A more complete understanding of the present invention may be derived by referring to the detailed description and claims when considered in connection with the Figures, wherein like reference numbers refer to similar items throughout the Figures, and:
The methodology and system of the present invention provides service within a satellite communications (SATCOM) system to a terminal. The SATCOM system operates in accordance with a first communication standard, and the terminal is unable to communicate in accordance with the first standard. For clarity, the terminal is referred to herein as a “disadvantaged terminal” to emphasize its incompatibility with the communication standard governing the SATCOM system. In an exemplary embodiment, communication over narrowband Ultra High Frequency (UHF) satellite channels via the SATCOM system is governed by United States Military Standards (MIL-STD)-188-181, MIL-STD-188-182, and/or MIL-STD-188-183, and the disadvantaged terminal is incompliant with those standards. However, it should be understood that the present invention may be adapted for use in connection with a number of communications systems governed by their respective communication standards to extend service to a user terminal whose communication capability is incompatible with that particular communication standard.
SATCOM system 22 includes at least one satellite 28. While the present invention can be employed in which a large number of satellites are being used in a constellation, it is also applicable with as few as a single satellite. For ease of illustration,
A “satellite” is defined herein to refer to a man-made object or vehicle intended to orbit a celestial body, such as earth 30, and includes both geostationary orbit (GEO) and orbiting satellites, and/or combinations thereof, including, for example, low earth orbit (LEO) satellites, medium earth orbit (MEO) satellites, high earth orbit (HEO), and other non-geostationary earth orbit satellites. A “constellation” is defined herein to refer to an ensemble of satellites arranged in orbits for providing specified coverage (i.e., radio communication) of portion(s) or all of earth 30. Satellite orbits may comprise any configuration, including for example, circular or elliptical, and may be polar or inclined.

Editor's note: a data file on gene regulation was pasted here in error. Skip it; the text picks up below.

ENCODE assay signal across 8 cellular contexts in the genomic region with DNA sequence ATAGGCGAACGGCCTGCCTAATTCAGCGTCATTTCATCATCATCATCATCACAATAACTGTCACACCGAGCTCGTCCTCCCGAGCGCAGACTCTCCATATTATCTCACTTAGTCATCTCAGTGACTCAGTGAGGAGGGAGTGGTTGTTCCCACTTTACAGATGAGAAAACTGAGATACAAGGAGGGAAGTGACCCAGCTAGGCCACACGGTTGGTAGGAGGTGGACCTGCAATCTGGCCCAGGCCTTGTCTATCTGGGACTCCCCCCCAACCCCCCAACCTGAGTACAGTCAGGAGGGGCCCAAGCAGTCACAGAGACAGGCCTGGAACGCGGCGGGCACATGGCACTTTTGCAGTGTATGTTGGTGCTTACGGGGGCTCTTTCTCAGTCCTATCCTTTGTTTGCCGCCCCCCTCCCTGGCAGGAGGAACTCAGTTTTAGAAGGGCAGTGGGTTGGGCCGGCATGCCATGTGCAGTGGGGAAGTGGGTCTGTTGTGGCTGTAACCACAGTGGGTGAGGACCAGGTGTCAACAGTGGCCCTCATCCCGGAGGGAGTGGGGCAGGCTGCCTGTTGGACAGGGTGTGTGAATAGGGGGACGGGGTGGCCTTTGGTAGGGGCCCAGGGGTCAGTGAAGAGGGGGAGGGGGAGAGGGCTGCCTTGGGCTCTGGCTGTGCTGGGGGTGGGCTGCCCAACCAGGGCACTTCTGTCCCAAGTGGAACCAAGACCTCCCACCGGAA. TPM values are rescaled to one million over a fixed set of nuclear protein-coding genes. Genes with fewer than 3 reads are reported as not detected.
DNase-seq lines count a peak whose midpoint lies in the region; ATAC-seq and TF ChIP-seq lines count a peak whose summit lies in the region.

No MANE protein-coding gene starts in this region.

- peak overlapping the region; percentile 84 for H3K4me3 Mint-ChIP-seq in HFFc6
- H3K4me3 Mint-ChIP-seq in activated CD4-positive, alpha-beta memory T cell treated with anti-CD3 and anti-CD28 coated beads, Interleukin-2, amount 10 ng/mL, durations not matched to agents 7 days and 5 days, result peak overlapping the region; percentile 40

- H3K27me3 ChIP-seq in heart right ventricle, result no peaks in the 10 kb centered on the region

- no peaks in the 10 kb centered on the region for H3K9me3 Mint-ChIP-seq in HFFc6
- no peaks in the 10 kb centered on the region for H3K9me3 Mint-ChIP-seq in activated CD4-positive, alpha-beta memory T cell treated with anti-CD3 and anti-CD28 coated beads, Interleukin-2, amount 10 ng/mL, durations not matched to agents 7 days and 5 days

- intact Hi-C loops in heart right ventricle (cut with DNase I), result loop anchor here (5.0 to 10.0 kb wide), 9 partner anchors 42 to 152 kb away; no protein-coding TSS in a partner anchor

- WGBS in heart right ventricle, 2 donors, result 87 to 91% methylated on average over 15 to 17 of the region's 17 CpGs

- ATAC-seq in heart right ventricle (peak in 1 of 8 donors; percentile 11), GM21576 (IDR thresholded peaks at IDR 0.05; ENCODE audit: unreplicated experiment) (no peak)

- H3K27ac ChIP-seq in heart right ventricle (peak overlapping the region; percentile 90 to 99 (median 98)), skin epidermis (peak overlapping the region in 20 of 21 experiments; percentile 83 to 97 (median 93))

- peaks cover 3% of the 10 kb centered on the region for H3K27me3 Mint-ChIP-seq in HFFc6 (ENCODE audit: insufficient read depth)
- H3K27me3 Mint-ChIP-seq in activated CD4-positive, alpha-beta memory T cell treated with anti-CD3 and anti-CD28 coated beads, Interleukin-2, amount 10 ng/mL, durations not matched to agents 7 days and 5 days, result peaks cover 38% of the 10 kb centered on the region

SATCOM system 22 also includes a SATCOM resource controller 32 and at least one user terminal 34. Per convention, satellites 28, SATCOM resource controller 32, and user terminals 34 may be in communication with one another through communication links or with other communication devices dispersed through earth 30 through public switched telephone networks (PSTNs) and/or through other terrestrial communication capabilities.
Satellites 28 may communicate with each other and/or with other nearby satellites (not shown) through inter-satellite links 36. In addition, communications are routed from satellite 28 down to user terminal 34 within its footprint 38 using a communication link 40. The assignment of satellite resources (timeslots, frequency channels, and the like) may be performed at SATCOM resource controller 32. Thus, SATCOM resource controller 32 may communicate via satellites 28 using communication links 42 in order to receive requests for service and to transmit response messages that include an assignment of satellite resources, i.e., channels. Thus, a communication from user terminal 34 located at any point on or near the surface of earth 30 within footprint 38 of at least one of satellites 28 may be routed through satellites 28 to within range of substantially any other point on the surface of earth 30.